Authors: Mosharaf Chowdhury (UC Berkeley), Ion Stoica (UC Berkeley)
Public review: http://conferences.sigcomm.org/sigcomm/2015/pdf/reviews/188pr.pdf
Motivation: Based on a month-long trace of 320,000 FB jobs, it was found that on average about 25% of the runtime is spent in intermediate communications. As SSD-based jobs become more common, the network will become the bottleneck.
Flow–based solutions are either classified as per-flow fairness or flow completion time approaches. A coflow is a communication abstraction for data-parallel applications to express their performance goals:
- Minimize completion times
- Meet deadlines or
- Perform fair allocation.
Consider LAS (Least-Attained Service), which prioritizes the flow that has sent the least amount of data. Coflow-Aware LAS (CLAS) prioritizes the coflow that has sent the least total number of bytes. The challenges of CLAS, which are also shared by LAS, include:
- It can lead to starvation
- It is suboptimal for similar size coflows, since it reduces to fair sharing.
Discretized coflow-aware LAS (D-CLAS) uses the following:
- Priority discretization (Change priority when total number of bytes sent exceeds predefined thresholds).
- Scheduling policies (FIFO within the same queue and prioritization across queue).
- Weighted sharing across queues (guarantees starvation avoidance).
Aalo is a scheduler for DCLAS. It has a coordinator and a number of workers. Aalo is non-blocking, which means when a new coflow arrives at an output port, one puts its flow(s) in lowest priority queue and schedule them immediately. No need to syn all flows of a coflow as in Varys. Workers are sent information about active coflows periodically. The coordinator computes the total number of bytes sent and relays this information back to the workers.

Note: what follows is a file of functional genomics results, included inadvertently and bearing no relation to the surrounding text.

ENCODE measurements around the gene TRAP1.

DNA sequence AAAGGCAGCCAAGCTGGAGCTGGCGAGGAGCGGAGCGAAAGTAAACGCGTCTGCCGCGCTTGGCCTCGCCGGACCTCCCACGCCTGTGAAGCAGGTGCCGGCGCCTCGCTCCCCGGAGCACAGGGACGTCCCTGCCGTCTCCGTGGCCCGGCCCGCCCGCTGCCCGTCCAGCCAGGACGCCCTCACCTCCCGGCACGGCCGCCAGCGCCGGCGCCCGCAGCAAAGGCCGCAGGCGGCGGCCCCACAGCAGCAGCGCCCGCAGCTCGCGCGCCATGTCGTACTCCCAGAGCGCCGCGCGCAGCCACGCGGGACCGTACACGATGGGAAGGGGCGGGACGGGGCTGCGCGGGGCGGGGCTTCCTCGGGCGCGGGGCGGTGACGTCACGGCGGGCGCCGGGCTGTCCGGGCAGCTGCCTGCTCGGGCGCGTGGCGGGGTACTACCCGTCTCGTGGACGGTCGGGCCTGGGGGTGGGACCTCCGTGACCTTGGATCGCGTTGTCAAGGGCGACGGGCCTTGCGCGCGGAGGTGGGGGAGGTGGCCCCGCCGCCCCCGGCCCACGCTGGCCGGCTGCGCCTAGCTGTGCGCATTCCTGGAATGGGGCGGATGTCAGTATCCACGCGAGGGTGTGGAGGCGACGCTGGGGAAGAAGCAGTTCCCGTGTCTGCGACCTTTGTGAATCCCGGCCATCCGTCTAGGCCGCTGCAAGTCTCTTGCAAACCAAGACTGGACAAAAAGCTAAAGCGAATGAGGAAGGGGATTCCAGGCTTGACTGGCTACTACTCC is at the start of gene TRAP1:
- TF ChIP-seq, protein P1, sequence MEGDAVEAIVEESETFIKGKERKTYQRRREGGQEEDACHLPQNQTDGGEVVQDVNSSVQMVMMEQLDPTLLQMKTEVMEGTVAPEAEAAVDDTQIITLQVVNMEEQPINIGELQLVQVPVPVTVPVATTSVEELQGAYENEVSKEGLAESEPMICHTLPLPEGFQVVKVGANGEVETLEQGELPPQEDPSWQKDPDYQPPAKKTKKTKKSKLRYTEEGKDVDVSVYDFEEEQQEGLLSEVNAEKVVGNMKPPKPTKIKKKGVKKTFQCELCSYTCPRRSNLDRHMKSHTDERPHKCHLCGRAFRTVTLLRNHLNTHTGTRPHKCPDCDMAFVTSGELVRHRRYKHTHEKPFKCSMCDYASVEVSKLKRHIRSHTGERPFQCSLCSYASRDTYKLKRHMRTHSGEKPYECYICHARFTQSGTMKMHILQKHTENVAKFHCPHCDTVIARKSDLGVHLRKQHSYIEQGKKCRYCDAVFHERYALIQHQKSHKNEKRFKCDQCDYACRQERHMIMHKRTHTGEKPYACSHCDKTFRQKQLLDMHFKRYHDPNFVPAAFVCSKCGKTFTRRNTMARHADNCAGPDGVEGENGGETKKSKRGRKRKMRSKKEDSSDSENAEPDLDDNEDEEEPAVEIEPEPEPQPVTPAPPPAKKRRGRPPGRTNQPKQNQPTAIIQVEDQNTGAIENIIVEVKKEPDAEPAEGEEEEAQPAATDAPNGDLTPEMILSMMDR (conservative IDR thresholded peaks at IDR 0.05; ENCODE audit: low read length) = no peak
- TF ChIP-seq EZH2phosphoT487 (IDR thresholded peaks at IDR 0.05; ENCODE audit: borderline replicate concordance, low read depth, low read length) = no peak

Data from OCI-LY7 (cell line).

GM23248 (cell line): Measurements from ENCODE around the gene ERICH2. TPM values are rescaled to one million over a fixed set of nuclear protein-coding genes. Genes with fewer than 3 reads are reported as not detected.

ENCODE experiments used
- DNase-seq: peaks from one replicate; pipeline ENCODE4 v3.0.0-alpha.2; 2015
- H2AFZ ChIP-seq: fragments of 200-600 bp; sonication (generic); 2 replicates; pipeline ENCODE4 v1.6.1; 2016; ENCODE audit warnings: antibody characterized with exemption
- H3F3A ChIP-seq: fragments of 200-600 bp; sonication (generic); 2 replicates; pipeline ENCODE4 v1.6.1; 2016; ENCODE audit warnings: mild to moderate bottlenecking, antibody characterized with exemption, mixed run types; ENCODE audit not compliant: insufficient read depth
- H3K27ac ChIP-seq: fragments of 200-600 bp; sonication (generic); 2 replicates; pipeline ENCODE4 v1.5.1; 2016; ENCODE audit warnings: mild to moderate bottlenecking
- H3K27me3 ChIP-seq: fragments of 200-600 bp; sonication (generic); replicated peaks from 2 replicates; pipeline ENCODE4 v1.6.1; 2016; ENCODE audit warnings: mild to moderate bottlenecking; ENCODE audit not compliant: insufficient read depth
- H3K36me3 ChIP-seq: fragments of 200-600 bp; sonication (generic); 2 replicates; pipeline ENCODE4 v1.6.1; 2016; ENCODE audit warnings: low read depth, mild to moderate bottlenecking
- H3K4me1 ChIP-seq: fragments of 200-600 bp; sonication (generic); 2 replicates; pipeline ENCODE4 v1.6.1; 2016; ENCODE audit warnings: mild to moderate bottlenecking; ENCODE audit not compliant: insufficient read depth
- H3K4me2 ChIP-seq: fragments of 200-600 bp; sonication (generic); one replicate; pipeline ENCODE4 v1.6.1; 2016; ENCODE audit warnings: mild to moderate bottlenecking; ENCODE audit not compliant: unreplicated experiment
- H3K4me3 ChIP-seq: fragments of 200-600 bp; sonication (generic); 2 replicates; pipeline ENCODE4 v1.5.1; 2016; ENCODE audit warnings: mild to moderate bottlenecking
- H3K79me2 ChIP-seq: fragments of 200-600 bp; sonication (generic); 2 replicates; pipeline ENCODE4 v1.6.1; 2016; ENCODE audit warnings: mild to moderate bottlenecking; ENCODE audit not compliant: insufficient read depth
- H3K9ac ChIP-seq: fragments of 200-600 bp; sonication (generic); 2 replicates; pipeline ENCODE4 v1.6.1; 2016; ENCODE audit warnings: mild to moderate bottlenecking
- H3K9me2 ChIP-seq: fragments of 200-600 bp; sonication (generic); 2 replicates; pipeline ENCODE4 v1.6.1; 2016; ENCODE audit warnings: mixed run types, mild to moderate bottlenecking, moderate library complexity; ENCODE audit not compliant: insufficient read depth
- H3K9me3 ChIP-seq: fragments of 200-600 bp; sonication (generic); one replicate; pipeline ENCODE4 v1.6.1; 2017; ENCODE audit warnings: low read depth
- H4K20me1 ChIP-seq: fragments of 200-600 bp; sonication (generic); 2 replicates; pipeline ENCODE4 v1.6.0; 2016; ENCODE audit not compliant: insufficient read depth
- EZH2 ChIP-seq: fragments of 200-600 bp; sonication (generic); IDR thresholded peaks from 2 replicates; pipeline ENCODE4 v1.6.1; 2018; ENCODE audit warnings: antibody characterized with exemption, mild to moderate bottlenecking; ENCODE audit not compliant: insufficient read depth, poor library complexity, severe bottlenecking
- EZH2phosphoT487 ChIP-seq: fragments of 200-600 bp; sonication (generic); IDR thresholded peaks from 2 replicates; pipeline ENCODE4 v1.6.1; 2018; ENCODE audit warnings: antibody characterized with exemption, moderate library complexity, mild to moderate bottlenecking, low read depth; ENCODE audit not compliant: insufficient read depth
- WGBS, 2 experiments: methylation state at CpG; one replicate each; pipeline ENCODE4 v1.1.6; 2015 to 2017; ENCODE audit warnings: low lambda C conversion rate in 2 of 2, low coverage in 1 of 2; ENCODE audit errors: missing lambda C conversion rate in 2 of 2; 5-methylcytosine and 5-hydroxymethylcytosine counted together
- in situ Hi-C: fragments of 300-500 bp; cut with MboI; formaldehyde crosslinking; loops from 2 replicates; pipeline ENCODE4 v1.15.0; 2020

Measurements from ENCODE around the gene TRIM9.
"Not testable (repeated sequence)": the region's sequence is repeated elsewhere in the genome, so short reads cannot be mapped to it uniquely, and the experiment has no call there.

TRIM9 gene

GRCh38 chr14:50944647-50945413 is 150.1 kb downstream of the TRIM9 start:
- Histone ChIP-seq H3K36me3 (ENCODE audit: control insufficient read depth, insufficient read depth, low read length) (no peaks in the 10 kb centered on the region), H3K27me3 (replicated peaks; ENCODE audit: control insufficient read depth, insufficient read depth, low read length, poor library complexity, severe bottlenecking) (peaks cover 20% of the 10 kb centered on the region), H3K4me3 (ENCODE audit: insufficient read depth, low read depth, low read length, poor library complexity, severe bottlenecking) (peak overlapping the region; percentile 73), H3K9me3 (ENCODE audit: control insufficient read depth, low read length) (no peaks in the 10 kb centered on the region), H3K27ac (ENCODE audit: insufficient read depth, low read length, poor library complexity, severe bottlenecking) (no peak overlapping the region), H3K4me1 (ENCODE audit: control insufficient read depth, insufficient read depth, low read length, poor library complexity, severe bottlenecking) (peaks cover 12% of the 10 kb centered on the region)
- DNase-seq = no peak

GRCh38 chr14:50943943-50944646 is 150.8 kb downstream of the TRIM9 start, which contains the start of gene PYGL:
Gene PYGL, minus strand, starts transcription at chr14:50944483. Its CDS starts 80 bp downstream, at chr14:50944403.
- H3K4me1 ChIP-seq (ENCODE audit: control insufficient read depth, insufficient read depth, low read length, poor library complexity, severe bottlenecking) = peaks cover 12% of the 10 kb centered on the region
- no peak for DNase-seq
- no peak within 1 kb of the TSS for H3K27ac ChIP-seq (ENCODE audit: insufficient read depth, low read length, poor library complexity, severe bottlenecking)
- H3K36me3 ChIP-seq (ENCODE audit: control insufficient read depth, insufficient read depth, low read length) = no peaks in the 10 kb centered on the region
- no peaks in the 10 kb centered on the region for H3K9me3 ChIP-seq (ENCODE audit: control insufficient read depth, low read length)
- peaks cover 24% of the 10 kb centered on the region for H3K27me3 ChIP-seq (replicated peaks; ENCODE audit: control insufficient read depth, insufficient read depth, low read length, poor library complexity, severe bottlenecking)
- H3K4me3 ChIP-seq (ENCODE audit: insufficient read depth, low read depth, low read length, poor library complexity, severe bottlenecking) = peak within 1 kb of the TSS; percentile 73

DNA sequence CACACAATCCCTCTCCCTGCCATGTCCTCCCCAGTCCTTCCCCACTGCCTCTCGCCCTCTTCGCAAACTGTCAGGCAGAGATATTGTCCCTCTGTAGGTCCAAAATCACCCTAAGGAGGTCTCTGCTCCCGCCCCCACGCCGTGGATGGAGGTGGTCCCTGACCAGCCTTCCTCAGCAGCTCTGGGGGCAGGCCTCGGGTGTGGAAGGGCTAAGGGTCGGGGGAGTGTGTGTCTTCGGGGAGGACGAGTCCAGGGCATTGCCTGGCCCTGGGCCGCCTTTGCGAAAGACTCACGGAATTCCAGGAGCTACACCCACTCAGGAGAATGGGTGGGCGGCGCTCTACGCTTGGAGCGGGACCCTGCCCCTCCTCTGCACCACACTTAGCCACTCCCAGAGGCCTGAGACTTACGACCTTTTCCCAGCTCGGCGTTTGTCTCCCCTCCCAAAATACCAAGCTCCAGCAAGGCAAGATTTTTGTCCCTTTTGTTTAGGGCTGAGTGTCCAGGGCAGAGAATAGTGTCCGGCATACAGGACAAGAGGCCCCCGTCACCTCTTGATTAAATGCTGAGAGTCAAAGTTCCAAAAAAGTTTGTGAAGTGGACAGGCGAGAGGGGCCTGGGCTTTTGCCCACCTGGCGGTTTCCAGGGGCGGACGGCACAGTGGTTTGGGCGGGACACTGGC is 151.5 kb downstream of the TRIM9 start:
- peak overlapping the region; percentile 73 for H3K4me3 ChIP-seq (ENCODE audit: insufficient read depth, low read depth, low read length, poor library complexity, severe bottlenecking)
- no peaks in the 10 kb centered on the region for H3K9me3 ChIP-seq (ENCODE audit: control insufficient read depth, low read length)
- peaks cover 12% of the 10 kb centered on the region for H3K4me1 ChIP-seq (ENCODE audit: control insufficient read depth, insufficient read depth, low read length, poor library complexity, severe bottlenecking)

Aalo is evaluated with a 3000 machine trace-driven simulation matched against a 100-machine EC2 deployment. Results show that Aalo is on par with clairvoyant approaches for EC2. Aalo generally outperforms Varys for job completion time. With regard to scalability, the results show that the faster Aalo jobs can coordinate, the better Aalo performs.
In summary: Aalo efficiently schedules coflows without complete information. It makes coflows practical in the presence of failures and DAGs. There is improved performance over flow-based approaches. It provides a simple, non-blocking API. The code is open-sourced at https://github.com/coflow
Q: Is there any benefit to fixing the priorities using a different approach from what you used in the paper?
A: Short answer is that is future work. Longer answer: You can do something as smart as that.
Q: I am trying to understand how to take these results in the context of Kay’s results from NSDI'15. What happens if I try your approach in Spark, and how will the results line-up?
A: All of the results depend on the type of work.
Q: This work seems similar to PeakFabric. Could you comment on the difference between the two?
A: In this dimension it is about the coflows, which makes the problem more challenging.
Q: What about coflow dependencies?
A: That is future work. This is a great question.
Q: What was the coflow distribution? Where there some which were large and others which were small?
A: In general there are differences between the sizes of the coflows. I don’t have the details on how they were different.
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